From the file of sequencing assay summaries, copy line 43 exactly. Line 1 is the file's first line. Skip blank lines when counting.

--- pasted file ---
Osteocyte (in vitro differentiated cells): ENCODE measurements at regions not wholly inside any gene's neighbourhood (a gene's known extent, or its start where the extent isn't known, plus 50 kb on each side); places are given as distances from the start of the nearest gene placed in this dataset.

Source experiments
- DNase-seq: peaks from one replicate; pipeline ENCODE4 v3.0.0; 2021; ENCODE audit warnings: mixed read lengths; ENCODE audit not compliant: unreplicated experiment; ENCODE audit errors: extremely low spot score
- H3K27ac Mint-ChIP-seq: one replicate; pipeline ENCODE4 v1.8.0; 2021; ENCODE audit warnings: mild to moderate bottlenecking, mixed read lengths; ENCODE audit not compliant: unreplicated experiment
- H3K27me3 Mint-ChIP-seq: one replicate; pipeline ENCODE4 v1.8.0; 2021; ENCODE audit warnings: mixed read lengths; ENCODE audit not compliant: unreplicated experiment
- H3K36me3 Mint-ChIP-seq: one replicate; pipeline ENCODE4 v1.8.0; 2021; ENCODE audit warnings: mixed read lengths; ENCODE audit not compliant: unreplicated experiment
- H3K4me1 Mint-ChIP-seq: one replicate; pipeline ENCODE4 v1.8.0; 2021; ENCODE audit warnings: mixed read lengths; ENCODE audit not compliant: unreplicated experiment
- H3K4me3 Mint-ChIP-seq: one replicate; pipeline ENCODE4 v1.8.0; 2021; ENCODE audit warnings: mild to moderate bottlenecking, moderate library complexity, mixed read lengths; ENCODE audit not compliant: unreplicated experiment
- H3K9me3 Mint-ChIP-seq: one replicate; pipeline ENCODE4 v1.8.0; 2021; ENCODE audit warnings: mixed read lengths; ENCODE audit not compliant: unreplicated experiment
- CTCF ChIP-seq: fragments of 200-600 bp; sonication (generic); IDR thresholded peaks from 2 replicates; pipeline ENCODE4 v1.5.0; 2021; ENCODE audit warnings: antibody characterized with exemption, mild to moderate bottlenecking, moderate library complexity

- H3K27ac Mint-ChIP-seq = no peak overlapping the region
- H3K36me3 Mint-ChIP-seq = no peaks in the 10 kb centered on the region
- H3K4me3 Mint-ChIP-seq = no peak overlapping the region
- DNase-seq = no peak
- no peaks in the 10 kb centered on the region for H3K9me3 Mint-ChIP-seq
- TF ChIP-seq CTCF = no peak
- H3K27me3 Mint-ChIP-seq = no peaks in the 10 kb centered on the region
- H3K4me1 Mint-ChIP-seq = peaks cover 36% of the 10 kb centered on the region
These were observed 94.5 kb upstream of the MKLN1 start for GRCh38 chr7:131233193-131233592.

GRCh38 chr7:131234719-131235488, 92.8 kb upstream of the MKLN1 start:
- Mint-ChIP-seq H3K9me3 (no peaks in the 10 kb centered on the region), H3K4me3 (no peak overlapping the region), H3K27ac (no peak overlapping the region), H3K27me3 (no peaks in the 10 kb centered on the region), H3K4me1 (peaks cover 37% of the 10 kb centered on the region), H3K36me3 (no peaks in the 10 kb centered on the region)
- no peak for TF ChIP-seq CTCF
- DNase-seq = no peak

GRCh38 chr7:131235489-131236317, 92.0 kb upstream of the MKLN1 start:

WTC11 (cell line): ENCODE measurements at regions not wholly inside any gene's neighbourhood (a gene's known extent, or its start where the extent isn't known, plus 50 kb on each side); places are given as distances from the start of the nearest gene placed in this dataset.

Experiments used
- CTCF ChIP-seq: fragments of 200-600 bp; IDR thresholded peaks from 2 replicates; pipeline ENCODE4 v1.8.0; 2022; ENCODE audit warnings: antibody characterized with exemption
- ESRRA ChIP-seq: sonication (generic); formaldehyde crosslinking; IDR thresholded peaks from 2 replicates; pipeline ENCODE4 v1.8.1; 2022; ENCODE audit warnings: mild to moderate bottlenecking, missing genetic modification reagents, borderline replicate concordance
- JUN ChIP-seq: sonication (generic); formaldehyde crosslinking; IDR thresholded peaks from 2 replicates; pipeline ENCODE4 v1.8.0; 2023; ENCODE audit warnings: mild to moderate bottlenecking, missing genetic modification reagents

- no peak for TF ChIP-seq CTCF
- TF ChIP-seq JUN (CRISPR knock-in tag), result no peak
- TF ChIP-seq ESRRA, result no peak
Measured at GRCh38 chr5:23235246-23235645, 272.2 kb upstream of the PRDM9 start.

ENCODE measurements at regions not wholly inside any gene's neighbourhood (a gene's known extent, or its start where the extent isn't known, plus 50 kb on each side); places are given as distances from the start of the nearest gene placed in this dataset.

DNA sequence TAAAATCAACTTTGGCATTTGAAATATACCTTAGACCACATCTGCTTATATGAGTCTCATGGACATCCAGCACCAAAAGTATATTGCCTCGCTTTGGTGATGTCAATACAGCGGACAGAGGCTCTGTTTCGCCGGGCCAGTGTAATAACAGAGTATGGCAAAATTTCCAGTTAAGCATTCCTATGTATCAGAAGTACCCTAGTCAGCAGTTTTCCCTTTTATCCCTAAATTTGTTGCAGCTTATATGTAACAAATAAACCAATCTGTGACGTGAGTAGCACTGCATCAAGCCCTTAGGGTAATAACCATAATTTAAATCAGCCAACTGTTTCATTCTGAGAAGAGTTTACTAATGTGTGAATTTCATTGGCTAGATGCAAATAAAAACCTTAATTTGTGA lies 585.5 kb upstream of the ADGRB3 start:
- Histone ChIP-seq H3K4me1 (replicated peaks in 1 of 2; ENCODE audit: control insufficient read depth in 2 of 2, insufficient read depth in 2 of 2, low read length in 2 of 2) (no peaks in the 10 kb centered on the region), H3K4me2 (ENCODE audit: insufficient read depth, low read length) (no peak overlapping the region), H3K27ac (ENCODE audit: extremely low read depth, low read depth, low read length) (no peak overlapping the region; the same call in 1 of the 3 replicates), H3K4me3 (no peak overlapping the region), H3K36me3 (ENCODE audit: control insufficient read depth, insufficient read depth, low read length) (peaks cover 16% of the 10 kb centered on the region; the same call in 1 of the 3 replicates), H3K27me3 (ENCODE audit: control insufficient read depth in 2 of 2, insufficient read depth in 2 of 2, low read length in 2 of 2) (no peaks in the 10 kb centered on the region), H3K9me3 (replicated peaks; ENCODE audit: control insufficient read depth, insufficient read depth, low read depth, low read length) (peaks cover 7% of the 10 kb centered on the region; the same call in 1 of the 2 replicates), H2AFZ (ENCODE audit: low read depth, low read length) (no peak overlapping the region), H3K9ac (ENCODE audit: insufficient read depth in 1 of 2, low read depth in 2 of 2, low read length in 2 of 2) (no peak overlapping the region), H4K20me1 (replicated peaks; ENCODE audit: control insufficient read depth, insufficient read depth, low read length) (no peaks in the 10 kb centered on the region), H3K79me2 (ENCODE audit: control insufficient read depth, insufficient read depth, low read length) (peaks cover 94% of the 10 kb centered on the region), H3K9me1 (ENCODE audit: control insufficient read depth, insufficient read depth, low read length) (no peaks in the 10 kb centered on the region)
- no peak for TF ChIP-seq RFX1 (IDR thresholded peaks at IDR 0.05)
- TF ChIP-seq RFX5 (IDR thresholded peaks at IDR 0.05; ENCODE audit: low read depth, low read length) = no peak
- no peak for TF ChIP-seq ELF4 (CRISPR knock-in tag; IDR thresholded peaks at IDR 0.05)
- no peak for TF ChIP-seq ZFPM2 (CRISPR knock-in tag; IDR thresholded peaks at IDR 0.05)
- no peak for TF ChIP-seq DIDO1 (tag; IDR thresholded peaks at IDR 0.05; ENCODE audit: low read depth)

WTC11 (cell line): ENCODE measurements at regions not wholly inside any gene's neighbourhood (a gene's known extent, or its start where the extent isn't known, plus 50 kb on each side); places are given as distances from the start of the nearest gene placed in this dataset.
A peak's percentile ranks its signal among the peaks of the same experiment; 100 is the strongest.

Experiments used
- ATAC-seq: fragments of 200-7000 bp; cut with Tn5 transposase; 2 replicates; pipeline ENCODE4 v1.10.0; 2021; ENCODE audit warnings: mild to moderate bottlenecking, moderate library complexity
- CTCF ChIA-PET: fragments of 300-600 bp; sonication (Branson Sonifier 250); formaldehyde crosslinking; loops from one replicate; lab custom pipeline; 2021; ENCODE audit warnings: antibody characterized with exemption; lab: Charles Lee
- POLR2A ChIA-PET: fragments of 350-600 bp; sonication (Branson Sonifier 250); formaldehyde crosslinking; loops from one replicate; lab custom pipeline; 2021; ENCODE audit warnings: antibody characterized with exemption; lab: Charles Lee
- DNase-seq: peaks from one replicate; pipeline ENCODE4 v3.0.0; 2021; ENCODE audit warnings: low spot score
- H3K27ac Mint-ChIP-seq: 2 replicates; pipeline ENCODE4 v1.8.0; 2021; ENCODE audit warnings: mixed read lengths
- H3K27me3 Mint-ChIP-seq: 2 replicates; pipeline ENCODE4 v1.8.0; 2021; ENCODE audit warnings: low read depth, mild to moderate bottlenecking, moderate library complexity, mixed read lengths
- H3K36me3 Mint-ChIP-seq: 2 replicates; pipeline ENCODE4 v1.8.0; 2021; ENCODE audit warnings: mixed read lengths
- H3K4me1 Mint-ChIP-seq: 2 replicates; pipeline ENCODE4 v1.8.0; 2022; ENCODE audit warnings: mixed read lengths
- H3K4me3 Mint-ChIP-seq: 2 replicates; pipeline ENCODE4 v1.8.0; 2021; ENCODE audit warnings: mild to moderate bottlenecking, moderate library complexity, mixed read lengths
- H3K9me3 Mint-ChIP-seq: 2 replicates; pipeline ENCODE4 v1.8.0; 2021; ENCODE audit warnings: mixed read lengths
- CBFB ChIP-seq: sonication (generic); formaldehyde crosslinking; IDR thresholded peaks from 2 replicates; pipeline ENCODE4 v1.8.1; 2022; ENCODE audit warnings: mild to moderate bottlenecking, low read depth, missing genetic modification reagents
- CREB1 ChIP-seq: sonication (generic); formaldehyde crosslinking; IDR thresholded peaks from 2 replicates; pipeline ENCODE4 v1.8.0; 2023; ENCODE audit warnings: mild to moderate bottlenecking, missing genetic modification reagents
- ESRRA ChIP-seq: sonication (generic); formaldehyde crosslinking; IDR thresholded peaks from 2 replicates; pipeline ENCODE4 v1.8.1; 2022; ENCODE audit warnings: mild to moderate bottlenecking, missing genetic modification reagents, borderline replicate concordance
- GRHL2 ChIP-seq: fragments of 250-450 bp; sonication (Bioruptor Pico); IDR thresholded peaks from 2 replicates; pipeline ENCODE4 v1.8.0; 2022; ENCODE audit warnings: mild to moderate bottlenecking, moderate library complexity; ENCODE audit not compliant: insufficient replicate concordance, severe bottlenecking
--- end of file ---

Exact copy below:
A peak's percentile ranks its signal among the peaks of the same experiment; 100 is the strongest.